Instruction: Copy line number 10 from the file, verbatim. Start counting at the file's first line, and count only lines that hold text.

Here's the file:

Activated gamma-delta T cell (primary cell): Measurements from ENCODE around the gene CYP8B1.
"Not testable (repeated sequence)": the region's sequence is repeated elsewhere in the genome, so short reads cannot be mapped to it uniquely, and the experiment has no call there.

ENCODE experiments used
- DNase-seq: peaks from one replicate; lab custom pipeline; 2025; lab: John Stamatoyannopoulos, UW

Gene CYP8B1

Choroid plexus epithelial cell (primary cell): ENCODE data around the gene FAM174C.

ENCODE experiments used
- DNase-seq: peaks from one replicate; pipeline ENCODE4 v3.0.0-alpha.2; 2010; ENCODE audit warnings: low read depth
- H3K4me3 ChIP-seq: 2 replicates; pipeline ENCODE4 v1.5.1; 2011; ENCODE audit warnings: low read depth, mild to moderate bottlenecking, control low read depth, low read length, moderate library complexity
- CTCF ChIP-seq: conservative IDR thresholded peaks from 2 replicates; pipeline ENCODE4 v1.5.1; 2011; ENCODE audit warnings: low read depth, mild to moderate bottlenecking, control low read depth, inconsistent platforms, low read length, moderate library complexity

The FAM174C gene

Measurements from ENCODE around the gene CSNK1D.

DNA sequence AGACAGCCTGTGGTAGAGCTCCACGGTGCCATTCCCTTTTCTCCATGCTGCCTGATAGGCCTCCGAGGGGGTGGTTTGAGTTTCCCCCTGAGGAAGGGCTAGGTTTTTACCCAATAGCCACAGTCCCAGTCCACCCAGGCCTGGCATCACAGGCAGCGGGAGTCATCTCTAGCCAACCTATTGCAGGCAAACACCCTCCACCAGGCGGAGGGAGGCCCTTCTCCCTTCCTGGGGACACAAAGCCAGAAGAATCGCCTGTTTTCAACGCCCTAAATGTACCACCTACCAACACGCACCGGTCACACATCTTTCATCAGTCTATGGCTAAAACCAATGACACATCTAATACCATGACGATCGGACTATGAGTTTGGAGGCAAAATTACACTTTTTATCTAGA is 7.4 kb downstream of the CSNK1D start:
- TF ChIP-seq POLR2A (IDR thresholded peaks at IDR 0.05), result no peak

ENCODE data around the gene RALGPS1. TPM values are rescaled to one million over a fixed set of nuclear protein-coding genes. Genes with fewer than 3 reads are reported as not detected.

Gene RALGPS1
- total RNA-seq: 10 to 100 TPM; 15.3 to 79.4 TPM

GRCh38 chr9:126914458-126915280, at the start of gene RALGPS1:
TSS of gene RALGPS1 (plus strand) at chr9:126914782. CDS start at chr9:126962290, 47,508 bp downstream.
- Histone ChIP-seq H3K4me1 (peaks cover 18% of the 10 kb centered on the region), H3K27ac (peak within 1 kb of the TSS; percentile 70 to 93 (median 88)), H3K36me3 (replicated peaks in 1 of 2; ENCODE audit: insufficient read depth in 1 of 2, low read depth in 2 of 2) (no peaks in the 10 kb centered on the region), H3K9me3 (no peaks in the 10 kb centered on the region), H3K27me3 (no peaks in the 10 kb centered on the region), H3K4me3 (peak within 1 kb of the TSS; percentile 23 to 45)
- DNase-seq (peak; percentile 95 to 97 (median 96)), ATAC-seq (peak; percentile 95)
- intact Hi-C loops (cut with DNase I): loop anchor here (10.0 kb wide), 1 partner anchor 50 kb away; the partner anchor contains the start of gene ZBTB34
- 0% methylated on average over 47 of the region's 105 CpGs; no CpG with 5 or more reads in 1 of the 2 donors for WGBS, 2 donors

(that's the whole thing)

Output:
- CTCF ChIP-seq: conservative IDR thresholded peaks from 2 replicates; pipeline ENCODE4 v1.5.1; 2011; ENCODE audit warnings: low read depth, mild to moderate bottlenecking, control low read depth, inconsistent platforms, low read length, moderate library complexity